Galloping onto screens this fall, the audacious Western comedy Damsel lassoes viewers with a tale that gleefully bucks genre traditions. Directed by the distinctive filmmaking duo of David and Nathan Zellner, this revisionist riff on classic frontier tropes follows an eccentric hero on a quest gone hilariously awry. With its unpredictable twists and satirical spirit, Damsel promises a rowdy ride off the beaten trail.
Meet the Maverick Filmmaking Duo
Known for their quirky indie films like Kumiko, The Treasure Hunter, David and Nathan Zellner imprint their idiosyncratic vision onto Damsel. Their screenplay overturns the conventional “damsel in distress” rescue plotline, delivering absurd situational humor and provocative commentary on gender roles and storytelling norms.
The Zellners display a keen eye for cinematic beauty throughout Damsel, capturing both the majestic Utah landscape and intimate character moments. Avant-garde musical choices and jarring sound effects punctuate the deadpan absurdity. Overall, their bold directing and writing make the film a subversive pleasure.
|Robert Pattinson||Samuel Alabaster||The Batman, Tenet, Good Time|
|Mia Wasikowska||Penelope||Alice in Wonderland, Stoker, Maps to the Stars|
|David Zellner||Reverend Henry||Director, writer, actor in indie films|
The Story’s Peculiar Premise
Set in the old American West, Damsel follows eager pioneer Samuel Alabaster as he ventures through the wilderness to reunite with his beloved fiancée Penelope. Samuel is accompanied by the miniature horse Butterscotch and boozy, gun-slinging preacher Parson Henry.
However, when the trio finally find the missing Penelope, Samuel is shocked to learn she is neither happy to see him nor interested in marriage. In fact, Penelope would rather embrace the freedom of the frontier than become Samuel’s wife.
What follows is a bizarre string of events involving everything from kidnapping to impromptu surgery, as both Samuel and Penelope struggle to take control of their destinies with wildly unpredictable results.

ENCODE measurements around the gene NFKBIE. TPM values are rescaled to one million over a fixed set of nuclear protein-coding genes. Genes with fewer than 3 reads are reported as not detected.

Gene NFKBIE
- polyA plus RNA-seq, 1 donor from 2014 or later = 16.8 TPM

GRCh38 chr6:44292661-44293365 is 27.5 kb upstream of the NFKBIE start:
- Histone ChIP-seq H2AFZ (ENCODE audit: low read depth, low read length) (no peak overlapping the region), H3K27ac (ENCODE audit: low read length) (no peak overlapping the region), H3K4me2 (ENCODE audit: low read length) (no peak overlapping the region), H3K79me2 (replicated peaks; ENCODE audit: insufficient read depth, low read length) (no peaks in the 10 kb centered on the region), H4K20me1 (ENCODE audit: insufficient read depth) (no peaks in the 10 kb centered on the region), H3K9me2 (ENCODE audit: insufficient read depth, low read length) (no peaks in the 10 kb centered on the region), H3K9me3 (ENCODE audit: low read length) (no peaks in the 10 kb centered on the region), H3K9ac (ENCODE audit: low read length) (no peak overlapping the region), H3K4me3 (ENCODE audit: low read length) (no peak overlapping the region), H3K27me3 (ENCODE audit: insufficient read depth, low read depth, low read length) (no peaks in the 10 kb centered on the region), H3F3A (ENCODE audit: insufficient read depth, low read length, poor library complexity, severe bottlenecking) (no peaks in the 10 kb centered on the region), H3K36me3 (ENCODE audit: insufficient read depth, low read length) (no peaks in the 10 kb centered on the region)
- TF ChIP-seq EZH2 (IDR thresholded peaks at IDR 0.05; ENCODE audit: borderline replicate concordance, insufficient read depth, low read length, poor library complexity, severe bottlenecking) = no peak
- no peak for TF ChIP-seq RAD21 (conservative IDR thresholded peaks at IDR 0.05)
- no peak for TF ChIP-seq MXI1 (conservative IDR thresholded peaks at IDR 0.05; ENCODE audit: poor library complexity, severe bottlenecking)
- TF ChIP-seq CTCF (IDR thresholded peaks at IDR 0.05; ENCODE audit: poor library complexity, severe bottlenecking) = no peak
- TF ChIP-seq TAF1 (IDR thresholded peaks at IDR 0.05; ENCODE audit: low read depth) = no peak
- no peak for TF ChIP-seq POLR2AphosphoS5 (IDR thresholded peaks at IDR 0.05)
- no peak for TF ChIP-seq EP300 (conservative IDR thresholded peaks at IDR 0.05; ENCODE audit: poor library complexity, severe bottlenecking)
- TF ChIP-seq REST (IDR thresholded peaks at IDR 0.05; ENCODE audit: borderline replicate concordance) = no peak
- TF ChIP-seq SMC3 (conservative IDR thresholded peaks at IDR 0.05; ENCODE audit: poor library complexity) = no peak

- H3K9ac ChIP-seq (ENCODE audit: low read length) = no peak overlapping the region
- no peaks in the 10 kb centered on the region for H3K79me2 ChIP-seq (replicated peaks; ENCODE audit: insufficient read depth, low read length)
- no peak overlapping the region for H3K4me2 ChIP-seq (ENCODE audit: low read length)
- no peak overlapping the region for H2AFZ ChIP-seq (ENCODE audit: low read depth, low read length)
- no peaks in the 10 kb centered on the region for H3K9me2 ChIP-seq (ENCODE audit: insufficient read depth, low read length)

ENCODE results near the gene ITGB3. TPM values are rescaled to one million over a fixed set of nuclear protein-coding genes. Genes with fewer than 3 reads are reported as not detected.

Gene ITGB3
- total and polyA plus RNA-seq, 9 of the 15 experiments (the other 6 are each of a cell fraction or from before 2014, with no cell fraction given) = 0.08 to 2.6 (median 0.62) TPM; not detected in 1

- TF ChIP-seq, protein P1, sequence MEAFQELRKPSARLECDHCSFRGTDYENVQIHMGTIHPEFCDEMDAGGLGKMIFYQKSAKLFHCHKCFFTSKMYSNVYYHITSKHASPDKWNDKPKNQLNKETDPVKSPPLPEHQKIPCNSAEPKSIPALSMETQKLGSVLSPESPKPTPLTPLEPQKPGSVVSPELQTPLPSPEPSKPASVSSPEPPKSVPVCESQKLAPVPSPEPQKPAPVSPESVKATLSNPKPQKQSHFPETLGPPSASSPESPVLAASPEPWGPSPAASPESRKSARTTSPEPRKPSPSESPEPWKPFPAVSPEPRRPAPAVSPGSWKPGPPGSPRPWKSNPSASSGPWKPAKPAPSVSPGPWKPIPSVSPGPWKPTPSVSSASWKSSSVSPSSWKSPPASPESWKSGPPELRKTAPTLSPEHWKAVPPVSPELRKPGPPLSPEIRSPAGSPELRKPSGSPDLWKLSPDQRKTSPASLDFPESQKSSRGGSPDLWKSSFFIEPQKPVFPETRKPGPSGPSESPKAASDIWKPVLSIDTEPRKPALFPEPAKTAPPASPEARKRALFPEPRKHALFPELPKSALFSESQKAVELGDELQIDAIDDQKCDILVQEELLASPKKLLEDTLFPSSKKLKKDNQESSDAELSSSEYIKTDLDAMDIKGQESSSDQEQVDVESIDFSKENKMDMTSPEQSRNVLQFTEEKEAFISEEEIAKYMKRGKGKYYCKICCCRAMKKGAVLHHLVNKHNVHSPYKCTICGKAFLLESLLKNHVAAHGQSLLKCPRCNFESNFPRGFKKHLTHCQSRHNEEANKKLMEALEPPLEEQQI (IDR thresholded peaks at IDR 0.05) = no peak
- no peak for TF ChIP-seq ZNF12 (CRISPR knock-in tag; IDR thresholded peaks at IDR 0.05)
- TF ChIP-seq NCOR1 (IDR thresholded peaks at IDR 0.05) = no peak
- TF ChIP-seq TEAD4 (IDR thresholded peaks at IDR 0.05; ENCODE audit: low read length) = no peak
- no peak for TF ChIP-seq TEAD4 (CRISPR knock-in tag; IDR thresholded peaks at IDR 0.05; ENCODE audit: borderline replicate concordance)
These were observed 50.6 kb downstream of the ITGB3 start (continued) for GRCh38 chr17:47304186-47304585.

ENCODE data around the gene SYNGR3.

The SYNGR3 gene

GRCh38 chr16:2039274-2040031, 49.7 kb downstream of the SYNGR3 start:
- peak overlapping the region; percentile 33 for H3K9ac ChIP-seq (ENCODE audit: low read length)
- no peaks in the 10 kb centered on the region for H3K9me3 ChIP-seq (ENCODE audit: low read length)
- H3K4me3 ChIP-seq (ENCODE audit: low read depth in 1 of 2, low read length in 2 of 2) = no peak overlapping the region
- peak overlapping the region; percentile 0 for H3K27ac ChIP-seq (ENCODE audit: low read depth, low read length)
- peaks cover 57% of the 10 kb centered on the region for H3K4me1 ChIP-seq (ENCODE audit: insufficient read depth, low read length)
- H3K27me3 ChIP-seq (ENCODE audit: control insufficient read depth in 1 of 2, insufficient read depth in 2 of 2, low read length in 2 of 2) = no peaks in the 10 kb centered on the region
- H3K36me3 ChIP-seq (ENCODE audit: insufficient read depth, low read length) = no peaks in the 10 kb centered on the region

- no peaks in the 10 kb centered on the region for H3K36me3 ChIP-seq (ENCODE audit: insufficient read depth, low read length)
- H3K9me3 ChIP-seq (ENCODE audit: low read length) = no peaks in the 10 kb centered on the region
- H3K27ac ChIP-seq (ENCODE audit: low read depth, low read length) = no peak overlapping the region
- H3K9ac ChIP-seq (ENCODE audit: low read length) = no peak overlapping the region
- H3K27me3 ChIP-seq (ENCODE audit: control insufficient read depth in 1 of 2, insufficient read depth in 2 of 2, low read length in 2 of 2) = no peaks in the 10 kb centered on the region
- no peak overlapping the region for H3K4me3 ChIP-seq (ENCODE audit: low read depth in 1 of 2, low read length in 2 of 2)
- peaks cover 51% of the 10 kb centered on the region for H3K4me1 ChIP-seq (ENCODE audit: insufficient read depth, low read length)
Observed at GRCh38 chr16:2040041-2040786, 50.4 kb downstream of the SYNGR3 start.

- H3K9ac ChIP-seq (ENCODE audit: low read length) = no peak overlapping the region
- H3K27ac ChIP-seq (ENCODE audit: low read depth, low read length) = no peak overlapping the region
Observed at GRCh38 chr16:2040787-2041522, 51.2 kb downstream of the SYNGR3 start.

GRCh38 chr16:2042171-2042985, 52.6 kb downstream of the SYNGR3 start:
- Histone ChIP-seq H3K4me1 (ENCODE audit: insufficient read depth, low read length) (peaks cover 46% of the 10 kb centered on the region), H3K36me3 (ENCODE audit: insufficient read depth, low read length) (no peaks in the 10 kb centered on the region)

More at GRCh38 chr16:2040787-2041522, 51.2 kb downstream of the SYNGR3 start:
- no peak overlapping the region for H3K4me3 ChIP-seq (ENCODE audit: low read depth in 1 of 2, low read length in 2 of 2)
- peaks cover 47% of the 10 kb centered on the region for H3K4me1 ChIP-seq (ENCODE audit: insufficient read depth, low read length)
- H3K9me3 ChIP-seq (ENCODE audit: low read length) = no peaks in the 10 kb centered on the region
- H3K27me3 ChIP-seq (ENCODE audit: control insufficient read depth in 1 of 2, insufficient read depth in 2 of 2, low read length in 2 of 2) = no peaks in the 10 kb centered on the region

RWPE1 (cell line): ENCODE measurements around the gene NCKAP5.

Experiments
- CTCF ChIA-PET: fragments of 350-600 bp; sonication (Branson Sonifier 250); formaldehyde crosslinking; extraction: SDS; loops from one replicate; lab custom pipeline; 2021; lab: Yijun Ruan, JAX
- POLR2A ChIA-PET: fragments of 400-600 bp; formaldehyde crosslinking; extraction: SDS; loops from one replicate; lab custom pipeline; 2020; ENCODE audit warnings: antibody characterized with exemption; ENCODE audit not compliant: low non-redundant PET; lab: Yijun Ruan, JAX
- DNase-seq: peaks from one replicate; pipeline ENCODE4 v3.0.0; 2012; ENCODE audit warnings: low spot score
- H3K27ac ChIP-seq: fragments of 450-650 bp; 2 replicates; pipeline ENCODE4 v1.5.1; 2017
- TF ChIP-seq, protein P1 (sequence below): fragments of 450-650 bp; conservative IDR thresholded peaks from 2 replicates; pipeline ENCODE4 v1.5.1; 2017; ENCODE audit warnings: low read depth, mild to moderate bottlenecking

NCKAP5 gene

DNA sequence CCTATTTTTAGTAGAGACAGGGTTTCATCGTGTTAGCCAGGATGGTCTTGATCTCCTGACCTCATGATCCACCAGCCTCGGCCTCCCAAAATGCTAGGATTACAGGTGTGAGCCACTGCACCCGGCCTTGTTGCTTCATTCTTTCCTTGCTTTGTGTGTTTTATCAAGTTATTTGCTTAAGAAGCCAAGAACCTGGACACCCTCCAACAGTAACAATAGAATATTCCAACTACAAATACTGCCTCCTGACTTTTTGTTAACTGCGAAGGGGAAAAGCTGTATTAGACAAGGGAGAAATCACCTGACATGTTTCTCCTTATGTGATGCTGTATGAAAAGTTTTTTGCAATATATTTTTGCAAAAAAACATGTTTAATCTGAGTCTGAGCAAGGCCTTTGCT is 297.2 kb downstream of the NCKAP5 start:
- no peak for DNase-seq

- In an absurdist prologue, a grizzled frontier priest introduces the story directly to the camera, setting the quirky tone.
- During an odd musical interlude, Samuel soulfully serenades Penelope on guitar despite her clear discomfort and lack of enthusiasm. The scene highlights his obliviousness.
- After unexpectedly reuniting, Penelope casually reveals she never loved Samuel and has moved on with her life, devastating the earnest pioneer.
- In a gruesome scene, Samuel insists the drunken Reverend Henry try performing medical surgery, leading to copious amounts of blood.
Crafting Cinematic Magic
From its opening frames, Damsel casts a spell through striking cinematography and unconventional production design. Stark wide shots of Samuel and company isolated in the wilderness visually convey the characters’ smallness against the untamed landscape. Sepia tones and hazy focus evoke vintage Western aesthetics.
The Zellners also made the fascinating choice to shoot on vintage lenses from the 1970s era. This gives Damsel a surreal, dreamlike texture that heightens the absurdity. Transportive period-perfect costumes and props complete the film’s immersive atmosphere.
|Adam Stone||Cinematographer||A Ghost Story, Vice|
|Melissa Lawson||Film Editor||The Lobster, Ex Machina|
|Caroline Hanania||Production Designer||It Comes at Night, A Ghost Story|
|Malgosia Turzanska||Costume Designer||The Lobster, The Favourite|
Why Fans are Drawn to Damsel
Even before its release, Damsel lassoed attention for its pedigree and premise. Fans of Robert Pattinson’s eclectic filmography are eager to see him bring his trademark eccentricity to the role of Samuel.
The Zellner brothers have earned a cult following for their quirky narrative voices, which attracted indie fans to Damsel. The film’s potential to skewer and subvert the Western genre holds appeal for audiences bored with clichés.
Cinephiles also anticipate Mia Wasikowska’s fiercely charismatic turn as Penelope, which looks to upend the passive damsel stereotype. Overall, the film’s singular humor and stark imagery have movie lovers ready to saddle up for a weird wild ride.
The Zellners’ Satirical Vision
While on the surface a zany comedy, Damsel also acts as a sly satire about theestablished tropes of Westerns and medieval tales. By revealing Penelope has no desire to be rescued or married, the directors undermine society’s assumption that a woman’s happiness hinges on landing a heroic husband.
Through Samuel’s ineptitude and hypocrisy, the film further critiques the male savior archetype. These subversive themes are amplified by moments of jarring violence, creating disorienting tonal shifts that keep audiences unbalanced.
Ultimately, the Zellners craft a feminist fable inside the shell of a ridiculous buddy comedy. Samuel’s journey becomes a distorted mirror revealing the flaws in tired heroic constructs.
Saddle up for Damsel when it gallops into theaters this October. With its wry humor and gorgeous production design, this indie gem looks poised to put a clever twist on well-worn tales. Audiences craving something singular should enjoy going along for the ride. Just don’t expect a routine trip.